China is nonetheless active in bilateral relations with member states, and this involves both commercial diplomacy, high-level visits and public diplomacy. The last increasingly revolve around the notion of “helping friends,” whether these are nations on the periphery of Europe in need of investment or simply cash.
The U.S. government hashas funded thousands of programs that not only help people in the developing world, but work to maintain vital transnational relationships... The foreign affairs budget also funds scholarship and exchange programs that bring foreign students and community leaders to the United States to study, network, and engage in cultural exchange.
With great fanfare, Secretary of State Hillary Clinton launched a Quadrennial Development and Diplomacy Review (QDDR)—modeled on the Defense Department’s Quadrennial Defense Review—which promised a new era in foreign relations. In the President’s 2010 budget, State and USAID were the clear winners (with defense spending a clear loser).
We could overhaul our approach to national security, creating a more strategic, collaborative, less-is-more, and system that features engagement and soft power while we still have most of the decision power to do so, or simply wait for events to overtake us and be handed our fate.
More broadly, a default would leave America a global laughingstock. Our “soft power,” our promotion of democracy around the world, and our influence would all take a hit. The spectacle of paralysis in the world’s largest economy is already bewildering to many countries. If there is awe for our military prowess and delight in our movies and music, there is scorn for our political/economic management.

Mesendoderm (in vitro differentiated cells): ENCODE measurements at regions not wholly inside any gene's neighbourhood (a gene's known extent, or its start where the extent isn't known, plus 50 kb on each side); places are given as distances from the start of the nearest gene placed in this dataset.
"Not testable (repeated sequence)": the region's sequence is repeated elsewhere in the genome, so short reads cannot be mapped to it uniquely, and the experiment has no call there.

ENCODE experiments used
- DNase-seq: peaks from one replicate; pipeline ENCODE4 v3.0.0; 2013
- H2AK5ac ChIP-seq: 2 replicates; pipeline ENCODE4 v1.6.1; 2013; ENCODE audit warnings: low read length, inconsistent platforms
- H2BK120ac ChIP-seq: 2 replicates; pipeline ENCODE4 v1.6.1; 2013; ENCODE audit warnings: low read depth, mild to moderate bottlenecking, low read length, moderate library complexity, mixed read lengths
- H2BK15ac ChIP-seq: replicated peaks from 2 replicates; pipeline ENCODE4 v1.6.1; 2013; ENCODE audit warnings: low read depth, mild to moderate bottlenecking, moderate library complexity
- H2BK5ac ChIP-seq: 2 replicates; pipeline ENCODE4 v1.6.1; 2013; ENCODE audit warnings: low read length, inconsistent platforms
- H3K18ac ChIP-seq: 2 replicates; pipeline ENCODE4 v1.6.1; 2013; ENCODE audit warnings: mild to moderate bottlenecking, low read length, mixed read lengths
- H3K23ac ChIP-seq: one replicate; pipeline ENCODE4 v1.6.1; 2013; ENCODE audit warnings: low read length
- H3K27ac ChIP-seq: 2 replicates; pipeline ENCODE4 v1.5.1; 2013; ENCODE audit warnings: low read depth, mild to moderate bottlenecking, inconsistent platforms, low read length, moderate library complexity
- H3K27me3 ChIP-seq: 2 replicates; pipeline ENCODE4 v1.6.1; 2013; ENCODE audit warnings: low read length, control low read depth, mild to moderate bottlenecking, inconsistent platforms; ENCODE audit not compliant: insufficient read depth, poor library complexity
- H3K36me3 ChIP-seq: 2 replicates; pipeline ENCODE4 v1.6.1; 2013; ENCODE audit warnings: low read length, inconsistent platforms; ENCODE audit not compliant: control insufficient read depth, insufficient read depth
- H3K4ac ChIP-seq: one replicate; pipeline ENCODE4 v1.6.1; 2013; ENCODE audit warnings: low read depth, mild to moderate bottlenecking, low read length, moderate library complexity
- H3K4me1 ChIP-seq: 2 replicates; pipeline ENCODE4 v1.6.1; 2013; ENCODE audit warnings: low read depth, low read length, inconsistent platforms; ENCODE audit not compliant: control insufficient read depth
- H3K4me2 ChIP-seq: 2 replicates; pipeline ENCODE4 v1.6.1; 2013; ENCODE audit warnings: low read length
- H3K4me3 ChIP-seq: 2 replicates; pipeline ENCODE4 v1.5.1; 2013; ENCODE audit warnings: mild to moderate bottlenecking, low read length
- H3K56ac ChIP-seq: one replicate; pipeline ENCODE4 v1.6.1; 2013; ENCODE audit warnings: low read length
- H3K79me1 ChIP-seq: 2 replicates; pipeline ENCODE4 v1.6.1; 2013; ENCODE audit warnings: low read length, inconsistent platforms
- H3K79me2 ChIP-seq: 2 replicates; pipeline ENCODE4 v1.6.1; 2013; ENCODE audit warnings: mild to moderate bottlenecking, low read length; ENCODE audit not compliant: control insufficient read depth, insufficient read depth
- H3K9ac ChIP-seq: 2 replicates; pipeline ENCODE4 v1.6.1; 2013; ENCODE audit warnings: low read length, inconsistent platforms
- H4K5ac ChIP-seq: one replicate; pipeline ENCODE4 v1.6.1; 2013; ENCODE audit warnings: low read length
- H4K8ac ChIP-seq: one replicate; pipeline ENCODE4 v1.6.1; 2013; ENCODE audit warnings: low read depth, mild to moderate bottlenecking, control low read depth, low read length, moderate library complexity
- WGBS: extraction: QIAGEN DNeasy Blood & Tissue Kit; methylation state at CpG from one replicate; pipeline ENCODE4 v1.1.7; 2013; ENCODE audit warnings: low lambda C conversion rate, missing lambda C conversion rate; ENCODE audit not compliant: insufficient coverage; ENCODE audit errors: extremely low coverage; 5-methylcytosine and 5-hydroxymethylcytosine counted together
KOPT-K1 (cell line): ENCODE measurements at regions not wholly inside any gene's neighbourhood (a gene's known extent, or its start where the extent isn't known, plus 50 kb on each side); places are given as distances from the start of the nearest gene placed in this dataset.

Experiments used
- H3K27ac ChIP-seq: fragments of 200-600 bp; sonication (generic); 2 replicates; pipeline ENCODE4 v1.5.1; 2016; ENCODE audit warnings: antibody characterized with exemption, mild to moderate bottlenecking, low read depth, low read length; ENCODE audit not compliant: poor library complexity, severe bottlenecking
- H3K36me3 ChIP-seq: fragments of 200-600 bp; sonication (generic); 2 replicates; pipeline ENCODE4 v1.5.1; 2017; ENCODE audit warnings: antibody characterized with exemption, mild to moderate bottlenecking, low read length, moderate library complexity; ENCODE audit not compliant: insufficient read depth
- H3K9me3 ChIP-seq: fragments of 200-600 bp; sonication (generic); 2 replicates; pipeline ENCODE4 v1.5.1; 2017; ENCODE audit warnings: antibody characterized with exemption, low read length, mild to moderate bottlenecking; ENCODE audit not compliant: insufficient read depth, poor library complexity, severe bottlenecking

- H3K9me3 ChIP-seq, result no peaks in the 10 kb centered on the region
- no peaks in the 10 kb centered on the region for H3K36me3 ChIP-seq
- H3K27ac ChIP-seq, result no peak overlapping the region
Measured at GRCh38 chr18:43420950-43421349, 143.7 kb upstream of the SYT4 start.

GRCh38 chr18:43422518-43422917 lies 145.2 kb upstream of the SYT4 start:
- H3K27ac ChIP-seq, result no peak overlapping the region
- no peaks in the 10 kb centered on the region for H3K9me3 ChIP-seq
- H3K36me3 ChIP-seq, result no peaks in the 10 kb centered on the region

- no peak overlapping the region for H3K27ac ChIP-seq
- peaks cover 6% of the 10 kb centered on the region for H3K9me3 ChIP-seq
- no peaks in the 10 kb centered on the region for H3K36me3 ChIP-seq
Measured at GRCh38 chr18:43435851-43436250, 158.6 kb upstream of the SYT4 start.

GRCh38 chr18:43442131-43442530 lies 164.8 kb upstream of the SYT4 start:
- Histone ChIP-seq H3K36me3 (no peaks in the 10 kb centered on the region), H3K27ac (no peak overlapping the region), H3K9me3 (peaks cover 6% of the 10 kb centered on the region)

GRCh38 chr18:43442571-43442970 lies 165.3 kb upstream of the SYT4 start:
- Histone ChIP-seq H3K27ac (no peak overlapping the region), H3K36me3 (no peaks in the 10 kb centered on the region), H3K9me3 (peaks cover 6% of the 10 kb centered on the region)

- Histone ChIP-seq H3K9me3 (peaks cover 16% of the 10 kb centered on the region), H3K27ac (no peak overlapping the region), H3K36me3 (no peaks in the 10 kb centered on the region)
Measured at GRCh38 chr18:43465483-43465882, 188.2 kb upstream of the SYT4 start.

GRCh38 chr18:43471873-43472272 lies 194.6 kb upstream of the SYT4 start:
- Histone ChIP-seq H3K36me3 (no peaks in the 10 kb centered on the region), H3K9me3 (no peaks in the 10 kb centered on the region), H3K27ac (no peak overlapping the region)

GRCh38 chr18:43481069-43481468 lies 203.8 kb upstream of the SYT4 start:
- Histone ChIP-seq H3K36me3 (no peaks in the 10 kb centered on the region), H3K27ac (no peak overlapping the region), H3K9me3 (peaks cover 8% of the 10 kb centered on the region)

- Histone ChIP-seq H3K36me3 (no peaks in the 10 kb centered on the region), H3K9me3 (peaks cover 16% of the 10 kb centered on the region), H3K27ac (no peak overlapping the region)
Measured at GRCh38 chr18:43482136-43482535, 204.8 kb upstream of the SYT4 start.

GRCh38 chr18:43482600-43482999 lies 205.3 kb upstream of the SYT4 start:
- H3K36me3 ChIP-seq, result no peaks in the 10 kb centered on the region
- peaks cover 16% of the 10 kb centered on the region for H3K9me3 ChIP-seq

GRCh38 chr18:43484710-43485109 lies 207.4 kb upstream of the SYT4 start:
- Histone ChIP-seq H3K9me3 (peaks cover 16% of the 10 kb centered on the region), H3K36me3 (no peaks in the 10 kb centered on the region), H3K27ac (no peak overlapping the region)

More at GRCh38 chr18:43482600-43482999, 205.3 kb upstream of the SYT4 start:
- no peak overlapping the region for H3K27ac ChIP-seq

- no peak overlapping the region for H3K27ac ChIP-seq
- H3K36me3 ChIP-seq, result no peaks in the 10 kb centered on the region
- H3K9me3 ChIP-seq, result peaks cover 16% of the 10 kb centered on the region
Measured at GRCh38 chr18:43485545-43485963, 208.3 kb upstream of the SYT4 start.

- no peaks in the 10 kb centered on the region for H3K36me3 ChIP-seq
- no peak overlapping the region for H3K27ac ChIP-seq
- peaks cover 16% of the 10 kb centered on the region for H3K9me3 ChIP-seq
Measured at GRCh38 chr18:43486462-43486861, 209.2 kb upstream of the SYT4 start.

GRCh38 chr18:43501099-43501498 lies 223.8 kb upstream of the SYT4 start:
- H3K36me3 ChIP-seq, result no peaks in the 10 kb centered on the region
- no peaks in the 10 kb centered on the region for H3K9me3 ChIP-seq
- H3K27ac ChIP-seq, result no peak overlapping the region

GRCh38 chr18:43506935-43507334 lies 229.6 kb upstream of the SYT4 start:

Last year, the State Department said it needed 1,250 more positions to handle work in Afghanistan, Pakistan and the Middle East, besides expanding public diplomacy and increasing foreign language training. But in this year's budget belatedly approved in April, lawmakers only provided enough money to fill jobs left vacant by attrition.
Powell said he remains convinced that the United States should use its political and economic influence, so-called soft power, instead of military might to achieve its goals. "We should use soft power as much as possible. But when hard power is necessary, we have to use it in the right way," he said.
The funding, provided over the next three years, is a response to the Arab Spring — the pro-democracy movements that have arisen in Egypt, Tunisia, Syria and other Arabic countries.